Saturday, February 9, 2013

Rethinking Genre

Christine Gledhill in her essay ‘Rethinking Genre’ stresses on genre to be a cyclical concept. For her, it helps to fill the gap that is left open by theory that once promised to grasp films as a part of a totalising ‘social formation’ or ‘historical conjuncture’. For example film noir was always understood in terms of the post-war social malaise in American cities in the 40’s and 50’s. But Steve Neale comments that the mental condition of a nation cannot be read from consumer choice at the box office. Thus in the study of genre for Gledhill, texts and aesthetics intersect with industry and institution, history and society, culture and audiences. Genre is capable of understanding culture in a wider context in relationship to rather than as an originating source of aesthetic mutations and textual complications.

Genre is also increasingly a boundary phenomenon. According to Collins, postmodern culture dissolves the boundaries between high and low, literary and vernacular, artistic and commercial and causes a cultural confusion as all areas of cultural production meet in a mass mediated market place. But genre also gets introduced into film studies as an alternative to auteurism, where it puts art back into popular fiction and simultaneously reclaims the commercial products of Hollywood for critical appraisal. The productivity of genre lies in the fact that boundaries are defined, eroded and redrawn. Genre analysis hence tells us much more about the cultural work of producing and knowing genre films. Gledhill states three important areas that combine within genre analysis - Industrial mechanism, aesthetic practice and cultural-critical discursivity.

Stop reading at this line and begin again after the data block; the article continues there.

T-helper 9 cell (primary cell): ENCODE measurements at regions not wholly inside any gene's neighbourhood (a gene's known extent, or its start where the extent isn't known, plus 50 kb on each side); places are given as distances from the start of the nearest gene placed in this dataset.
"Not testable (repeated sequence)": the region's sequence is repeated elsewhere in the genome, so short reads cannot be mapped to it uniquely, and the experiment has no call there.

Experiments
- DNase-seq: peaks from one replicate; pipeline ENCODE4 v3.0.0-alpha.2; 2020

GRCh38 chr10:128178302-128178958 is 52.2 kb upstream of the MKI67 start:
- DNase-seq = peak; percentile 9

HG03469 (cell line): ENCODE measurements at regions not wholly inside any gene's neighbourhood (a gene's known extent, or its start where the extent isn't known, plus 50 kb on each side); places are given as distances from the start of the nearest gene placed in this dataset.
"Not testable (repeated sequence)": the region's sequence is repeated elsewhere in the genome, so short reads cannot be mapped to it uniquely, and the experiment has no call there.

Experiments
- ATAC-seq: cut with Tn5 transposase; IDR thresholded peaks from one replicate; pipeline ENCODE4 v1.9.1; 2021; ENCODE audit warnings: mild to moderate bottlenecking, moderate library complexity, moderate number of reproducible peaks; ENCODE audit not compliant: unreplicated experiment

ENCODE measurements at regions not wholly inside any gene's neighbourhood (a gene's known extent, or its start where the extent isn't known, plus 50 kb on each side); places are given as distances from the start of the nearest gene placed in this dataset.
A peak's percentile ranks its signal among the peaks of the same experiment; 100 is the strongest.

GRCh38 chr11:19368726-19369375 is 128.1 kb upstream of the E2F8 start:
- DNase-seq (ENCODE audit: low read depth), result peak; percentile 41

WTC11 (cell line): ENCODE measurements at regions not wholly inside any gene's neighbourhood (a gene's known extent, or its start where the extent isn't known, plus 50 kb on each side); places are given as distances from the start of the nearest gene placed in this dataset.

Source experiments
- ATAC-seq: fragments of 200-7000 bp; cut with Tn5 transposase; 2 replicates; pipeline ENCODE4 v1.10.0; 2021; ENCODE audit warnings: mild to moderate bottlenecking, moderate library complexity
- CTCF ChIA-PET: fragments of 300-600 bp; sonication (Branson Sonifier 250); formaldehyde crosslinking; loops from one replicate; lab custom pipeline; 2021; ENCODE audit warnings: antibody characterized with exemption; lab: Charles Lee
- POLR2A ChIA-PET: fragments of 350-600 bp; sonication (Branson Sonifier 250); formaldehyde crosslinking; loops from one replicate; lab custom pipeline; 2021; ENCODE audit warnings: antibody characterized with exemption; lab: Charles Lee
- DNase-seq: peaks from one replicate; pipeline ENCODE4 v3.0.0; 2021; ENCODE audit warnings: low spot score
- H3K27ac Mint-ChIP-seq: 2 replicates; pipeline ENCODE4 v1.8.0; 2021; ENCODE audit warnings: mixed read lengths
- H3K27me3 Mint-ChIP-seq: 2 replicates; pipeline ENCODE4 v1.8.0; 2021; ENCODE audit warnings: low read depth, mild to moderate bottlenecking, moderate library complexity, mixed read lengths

Genres are also a system of intersecting fictional worlds. There is usually a presupposition that an ‘original’ underlies the hybridity of genre as not only an industrial but also a cultural process. But take for instance, melodrama as a form has been founded on plagiarism, and the notion of a singular becomes inappropriate here. Further, there is no simple identification to be made between gender, male or female and melodrama at any point in its history. As an industrial process, Alloway, Maltby and Altman favour the concept of ‘cycle’ over genre. Tino Balio speaks of ‘production trends’ and Barbara Klinger of the ‘local genre’. Thus the industry does not work with genres directly but to guide production studios who invariably look to replicate a successful film, exploit an asset like a star, a set or a formula that comes out of a mix of elements from different genres. There is an inevitable mismatch between industrial and critical histories. For example, Maltby points out that the gangster film cycle lasted three years while its cultural life extends to the present day.

Gledhill explains that the life of a genre is cyclical and the cultural historian lacks any fixed point from which to survey its panorama. For example, film noir emerges both as a critical concept and a production category and films that were not promoted as ‘women’s films’ were also reconceived under this genre. Also, Melodrama is not a singular genre but combining two broad based cultural traditions - a mix of folk and new urban entertainment forms and middle-class fiction and theatre of sentimental drama and comedy. The melodramatic machine combines news events, popular paintings, songs, romantic poetry, circus acts etc. and generates a wide diversity of genres and draws from several modes as well.